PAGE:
On Sunday night, Julio Cesar added another Confederations Cup title to his already glowing CV as Brazil thumped Spain 3-0. If the Brazilian’s trophy cabinet wasn’t impressive enough, Cesar made a number of fine saves during the course of final to deny Spain anything worthy of note.
Cesar may have surprised many when he swapped Inter Milan for QPR last summer, but there has been no real decline in his abilities as a top goalkeeper. Arsenal are said to be considering a bid, if not already very close to landing the Brazilian goalkeeper. And due to the nature of Arsenal’s recent goalkeeping history, this is a bargain they can’t afford to miss.
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The latest reports suggest Cesar could be had for something in the region of £2million. Something about QPR needing to shed wages off the books and, of course, the Brazilian No 1 being far too good for the Championship, it’s a transfer deal that plays right into the hands of Arsene Wenger.
Arsenal can do no more to make it clear that Wojciech Szczesny is their long-term goalkeeper, with the 23-year-old still far from reaching his peak. Yet there’s absolutely no way a new arrival could dent the Pole’s ambition or potential for a glittering career in the game; if anything, Cesar’s arrival will go on to make those projections more of a reality.
The club don’t need hope and maybes; they need stability for the now. Rotating a world-class goalkeeper in Cesar – because he still is at the very top of the game despite what some may wish to think – with a youngster who, when on top form, can be considered among the brightest talents in Europe, is only a good thing for Arsenal. It strengthens their push for a better tomorrow, it puts their destiny firmly in their own hands, and regardless of fee, a name like Cesar will only go on to boost the morale at the club in what is billed as a hugely important summer in Arsenal’s recent history.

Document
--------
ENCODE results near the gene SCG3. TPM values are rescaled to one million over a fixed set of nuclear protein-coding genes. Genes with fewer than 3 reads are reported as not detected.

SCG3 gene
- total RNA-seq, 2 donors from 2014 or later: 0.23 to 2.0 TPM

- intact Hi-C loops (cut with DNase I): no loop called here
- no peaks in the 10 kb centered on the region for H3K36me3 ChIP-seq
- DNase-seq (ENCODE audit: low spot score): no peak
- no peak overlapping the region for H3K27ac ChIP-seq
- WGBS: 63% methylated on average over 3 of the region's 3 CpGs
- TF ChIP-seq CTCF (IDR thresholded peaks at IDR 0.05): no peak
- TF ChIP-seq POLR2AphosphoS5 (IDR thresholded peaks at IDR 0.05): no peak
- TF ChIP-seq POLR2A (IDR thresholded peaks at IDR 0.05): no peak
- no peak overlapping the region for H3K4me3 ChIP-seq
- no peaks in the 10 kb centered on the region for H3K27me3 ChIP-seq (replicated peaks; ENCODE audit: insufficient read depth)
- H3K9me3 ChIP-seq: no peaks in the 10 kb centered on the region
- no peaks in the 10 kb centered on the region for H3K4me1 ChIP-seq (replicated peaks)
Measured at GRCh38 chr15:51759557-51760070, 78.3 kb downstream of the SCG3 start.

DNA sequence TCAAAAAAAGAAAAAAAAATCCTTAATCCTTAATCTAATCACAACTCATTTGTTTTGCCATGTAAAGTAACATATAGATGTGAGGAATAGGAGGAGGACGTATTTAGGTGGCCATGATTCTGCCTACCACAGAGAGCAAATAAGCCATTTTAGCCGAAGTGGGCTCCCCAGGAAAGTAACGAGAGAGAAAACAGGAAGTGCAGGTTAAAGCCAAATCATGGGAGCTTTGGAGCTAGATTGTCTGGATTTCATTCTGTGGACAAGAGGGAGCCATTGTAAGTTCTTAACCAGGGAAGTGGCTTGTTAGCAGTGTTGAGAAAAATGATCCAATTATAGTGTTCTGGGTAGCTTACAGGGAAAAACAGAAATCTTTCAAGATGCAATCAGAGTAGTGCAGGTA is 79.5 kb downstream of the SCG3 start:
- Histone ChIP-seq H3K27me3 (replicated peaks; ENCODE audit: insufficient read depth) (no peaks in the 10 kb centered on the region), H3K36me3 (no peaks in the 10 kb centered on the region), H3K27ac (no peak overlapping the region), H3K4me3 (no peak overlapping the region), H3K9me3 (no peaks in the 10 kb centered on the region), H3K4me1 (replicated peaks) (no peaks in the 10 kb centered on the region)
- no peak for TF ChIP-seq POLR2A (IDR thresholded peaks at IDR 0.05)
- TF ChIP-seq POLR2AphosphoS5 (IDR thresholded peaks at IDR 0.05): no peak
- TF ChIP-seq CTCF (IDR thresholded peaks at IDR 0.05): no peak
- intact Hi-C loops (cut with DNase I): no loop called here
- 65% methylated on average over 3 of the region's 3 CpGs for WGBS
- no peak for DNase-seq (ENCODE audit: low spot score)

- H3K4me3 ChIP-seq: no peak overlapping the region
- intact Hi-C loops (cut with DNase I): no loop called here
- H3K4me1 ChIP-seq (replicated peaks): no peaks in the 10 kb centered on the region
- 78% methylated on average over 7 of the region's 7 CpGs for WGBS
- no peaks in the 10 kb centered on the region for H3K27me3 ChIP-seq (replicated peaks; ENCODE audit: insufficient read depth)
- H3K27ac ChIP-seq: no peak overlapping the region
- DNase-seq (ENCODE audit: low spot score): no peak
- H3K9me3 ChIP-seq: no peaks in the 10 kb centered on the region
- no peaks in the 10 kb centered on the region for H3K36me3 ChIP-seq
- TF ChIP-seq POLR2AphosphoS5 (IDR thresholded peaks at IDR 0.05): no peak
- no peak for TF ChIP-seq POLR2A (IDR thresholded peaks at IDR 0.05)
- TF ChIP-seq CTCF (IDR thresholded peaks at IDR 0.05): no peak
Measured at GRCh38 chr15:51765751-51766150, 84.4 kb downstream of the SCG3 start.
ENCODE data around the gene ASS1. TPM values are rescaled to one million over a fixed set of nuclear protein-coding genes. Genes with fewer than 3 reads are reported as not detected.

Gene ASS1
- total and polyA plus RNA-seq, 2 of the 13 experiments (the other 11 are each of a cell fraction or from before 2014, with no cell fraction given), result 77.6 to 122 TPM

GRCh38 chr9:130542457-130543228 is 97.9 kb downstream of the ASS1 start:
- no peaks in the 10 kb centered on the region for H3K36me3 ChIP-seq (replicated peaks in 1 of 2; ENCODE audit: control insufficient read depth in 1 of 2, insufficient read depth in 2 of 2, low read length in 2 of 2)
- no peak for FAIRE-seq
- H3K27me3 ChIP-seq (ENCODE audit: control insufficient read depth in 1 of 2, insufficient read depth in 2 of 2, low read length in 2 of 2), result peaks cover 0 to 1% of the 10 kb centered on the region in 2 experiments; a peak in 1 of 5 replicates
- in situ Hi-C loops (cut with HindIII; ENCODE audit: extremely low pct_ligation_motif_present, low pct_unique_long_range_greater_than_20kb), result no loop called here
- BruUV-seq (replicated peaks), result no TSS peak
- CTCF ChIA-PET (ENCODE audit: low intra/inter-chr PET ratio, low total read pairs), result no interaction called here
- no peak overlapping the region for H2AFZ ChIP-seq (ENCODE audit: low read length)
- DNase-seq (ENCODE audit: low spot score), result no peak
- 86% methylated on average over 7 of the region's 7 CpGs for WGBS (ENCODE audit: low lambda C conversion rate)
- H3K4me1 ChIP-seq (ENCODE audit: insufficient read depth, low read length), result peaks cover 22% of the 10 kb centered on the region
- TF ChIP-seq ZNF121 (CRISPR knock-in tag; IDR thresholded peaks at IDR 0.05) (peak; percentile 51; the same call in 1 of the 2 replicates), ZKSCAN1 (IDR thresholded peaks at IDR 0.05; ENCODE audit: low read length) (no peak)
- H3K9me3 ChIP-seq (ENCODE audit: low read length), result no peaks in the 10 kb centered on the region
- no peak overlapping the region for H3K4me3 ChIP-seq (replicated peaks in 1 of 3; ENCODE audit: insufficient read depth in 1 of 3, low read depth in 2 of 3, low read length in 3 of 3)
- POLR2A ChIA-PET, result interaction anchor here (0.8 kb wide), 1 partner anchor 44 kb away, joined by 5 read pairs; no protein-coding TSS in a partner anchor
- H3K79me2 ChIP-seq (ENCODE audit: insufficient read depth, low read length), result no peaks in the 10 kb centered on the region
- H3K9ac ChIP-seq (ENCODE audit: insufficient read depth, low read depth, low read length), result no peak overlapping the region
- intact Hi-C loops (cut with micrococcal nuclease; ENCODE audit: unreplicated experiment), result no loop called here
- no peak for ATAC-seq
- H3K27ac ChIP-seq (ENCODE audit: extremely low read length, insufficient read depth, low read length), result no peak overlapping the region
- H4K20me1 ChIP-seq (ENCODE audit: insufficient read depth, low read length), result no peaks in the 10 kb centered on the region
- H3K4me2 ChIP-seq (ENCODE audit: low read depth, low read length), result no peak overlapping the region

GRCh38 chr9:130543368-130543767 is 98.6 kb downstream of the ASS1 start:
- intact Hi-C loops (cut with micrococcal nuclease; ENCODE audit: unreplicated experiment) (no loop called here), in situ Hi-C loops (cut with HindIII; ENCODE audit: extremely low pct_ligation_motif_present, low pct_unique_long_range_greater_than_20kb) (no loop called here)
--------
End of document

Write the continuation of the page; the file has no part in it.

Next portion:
The likely fee of £2m should be an afterthought. For the fans, it shouldn’t really matter how much a player of Cesar’s calibre will cost. Many sections of support want to be appeased with a blockbuster signing that will send shockwaves around the league. Yet the building blocks of a successful unit are comprised of a mixture of both headline-creating transfers and those which are seen to be astute and methodical moves. In Arsenal’s case, is a £9 million Simon Mignolet really a better option over a £2m Champions League winner?
I’m not one to campaign for reckless spending when it’s not needed; there’s a difference between buying a £20 million Gonzalo Higuain because you need to over signing a £20 million striker because you want to. For most there is a distorted view of how to approach the transfer market. We are continually surrounded by clubs who are happy to dive into the market with blank cheques, more than willing to sign all kinds of numbers to assert their growing power in the game, and for that we’re led to believe that it’s the best or even natural way of building a team.
Arsenal did miss the boat last summer when Cesar became available, but the result of last season and the qualification for the Champions League makes it a moot point. Now, with the means to go out and better themselves far beyond what the club were capable of in the past, Arsenal need to make it a matter of principle to sign readymade stars who will have an immediate impact. The dithering needs to be eradicated from the game. There should be a clear focus on what the ultimate goal is come May and how names like Cesar can be used in attaining those targets. For what is an unbelievable bargain fee for a high-end goalkeeper, Arsenal would be doing themselves a world of good by landing Cesar this summer.
Would Julio Cesar be a good signing for Arsenal this summer?
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